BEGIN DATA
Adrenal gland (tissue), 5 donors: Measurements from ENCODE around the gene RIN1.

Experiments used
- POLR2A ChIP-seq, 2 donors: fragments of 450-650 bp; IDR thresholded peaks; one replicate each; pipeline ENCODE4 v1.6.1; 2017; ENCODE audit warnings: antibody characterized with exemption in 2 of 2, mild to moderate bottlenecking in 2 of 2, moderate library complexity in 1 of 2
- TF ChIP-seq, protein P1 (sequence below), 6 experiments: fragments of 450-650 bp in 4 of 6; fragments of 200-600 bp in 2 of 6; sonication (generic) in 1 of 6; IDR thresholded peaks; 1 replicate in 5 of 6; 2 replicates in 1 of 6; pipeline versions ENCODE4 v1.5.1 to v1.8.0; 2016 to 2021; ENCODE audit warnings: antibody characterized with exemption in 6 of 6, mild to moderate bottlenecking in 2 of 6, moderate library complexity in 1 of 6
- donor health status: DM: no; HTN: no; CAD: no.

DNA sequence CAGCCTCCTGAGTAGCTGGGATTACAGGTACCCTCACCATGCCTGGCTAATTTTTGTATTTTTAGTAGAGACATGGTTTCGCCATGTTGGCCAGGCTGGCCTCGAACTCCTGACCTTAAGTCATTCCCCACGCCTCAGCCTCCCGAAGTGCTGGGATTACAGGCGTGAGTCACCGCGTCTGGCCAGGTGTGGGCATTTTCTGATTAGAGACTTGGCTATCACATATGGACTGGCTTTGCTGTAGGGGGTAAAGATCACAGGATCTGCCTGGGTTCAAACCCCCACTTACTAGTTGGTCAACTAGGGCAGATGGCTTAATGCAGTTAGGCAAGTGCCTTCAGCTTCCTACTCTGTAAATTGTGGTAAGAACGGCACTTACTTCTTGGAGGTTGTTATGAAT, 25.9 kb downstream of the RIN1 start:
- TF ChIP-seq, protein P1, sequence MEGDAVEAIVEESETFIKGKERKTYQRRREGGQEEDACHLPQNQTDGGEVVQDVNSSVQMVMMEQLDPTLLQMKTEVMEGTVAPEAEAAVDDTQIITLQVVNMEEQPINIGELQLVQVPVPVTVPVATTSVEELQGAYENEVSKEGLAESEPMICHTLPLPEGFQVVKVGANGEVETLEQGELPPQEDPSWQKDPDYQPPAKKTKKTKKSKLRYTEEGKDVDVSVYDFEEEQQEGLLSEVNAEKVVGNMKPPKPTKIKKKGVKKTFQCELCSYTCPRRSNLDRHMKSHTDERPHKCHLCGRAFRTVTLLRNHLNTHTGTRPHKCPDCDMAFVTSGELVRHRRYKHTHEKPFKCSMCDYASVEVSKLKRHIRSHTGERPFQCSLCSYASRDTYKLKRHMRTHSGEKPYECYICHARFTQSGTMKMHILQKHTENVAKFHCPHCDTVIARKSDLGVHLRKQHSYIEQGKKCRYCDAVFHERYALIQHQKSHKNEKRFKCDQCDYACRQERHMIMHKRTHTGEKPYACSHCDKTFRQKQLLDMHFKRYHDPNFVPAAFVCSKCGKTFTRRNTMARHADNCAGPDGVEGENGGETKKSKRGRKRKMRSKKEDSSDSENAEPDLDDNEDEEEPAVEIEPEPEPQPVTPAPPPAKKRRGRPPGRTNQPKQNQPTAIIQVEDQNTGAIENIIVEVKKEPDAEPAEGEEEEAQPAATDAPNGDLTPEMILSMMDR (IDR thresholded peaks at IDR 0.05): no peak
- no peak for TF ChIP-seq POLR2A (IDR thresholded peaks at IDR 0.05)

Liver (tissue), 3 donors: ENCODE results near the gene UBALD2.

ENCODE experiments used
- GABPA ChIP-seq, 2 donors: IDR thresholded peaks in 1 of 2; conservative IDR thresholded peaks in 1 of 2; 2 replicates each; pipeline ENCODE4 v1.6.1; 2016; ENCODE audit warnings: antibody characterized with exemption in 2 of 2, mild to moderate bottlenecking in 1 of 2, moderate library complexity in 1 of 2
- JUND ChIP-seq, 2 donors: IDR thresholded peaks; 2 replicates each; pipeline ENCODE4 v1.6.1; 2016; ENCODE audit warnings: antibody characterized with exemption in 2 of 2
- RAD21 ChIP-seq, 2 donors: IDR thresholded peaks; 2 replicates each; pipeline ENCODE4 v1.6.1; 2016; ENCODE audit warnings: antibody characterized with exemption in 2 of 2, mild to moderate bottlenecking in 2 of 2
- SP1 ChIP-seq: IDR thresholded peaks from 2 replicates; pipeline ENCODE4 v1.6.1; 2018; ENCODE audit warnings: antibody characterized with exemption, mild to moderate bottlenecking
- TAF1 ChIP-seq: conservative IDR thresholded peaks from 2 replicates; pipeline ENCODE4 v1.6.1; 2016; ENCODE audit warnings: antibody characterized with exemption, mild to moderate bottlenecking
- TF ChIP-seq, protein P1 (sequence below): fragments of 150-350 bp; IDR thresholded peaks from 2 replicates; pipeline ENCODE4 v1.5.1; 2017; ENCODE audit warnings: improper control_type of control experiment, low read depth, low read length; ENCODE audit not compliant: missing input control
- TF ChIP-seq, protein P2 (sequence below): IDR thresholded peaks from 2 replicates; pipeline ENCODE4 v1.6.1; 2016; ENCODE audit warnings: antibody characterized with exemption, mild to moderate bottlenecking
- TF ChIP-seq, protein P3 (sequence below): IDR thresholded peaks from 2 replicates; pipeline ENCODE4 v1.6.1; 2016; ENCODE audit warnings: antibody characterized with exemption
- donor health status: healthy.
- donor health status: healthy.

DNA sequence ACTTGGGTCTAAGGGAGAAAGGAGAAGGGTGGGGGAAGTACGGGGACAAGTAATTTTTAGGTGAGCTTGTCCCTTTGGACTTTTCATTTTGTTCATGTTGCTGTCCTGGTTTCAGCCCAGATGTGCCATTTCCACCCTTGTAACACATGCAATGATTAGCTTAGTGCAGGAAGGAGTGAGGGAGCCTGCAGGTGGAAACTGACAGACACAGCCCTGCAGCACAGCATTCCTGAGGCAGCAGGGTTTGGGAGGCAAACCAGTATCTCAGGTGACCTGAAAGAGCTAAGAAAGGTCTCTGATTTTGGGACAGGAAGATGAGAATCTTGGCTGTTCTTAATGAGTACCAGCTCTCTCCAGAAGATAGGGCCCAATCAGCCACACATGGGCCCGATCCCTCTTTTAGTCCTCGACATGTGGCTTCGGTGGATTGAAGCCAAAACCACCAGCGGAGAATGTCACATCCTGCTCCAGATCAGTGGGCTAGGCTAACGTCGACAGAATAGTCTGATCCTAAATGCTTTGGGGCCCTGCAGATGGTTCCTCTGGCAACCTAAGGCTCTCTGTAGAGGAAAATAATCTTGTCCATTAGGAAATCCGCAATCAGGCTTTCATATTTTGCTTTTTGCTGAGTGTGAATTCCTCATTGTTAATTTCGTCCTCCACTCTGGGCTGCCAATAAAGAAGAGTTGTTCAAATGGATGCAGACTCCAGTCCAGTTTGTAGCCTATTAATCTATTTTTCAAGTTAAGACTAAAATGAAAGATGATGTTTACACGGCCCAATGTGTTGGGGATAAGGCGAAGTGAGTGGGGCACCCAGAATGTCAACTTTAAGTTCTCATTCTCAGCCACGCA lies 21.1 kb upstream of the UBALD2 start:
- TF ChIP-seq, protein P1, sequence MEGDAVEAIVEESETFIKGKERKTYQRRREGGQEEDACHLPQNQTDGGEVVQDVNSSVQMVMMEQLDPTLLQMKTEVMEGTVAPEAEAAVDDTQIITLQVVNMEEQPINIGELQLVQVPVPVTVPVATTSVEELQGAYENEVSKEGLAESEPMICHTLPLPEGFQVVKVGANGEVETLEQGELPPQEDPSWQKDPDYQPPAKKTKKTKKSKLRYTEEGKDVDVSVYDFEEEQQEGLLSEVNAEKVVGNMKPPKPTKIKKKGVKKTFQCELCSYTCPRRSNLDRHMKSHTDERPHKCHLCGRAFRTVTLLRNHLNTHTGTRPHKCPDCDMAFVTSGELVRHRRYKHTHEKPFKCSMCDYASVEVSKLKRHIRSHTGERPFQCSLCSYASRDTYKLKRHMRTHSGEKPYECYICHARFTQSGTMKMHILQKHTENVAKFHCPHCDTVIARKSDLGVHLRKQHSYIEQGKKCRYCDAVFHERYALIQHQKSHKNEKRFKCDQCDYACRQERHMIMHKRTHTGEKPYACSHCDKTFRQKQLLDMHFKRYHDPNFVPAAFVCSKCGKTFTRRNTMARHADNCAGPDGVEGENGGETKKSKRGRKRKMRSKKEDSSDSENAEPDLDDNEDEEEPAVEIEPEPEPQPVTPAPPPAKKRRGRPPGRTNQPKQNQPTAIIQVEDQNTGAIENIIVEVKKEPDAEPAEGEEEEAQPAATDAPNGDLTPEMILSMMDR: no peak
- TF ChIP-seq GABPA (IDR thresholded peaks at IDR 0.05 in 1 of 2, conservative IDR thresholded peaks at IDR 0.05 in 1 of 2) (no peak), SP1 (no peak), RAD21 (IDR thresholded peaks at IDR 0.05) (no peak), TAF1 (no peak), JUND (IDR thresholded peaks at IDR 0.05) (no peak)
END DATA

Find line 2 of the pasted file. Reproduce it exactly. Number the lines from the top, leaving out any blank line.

Experiments used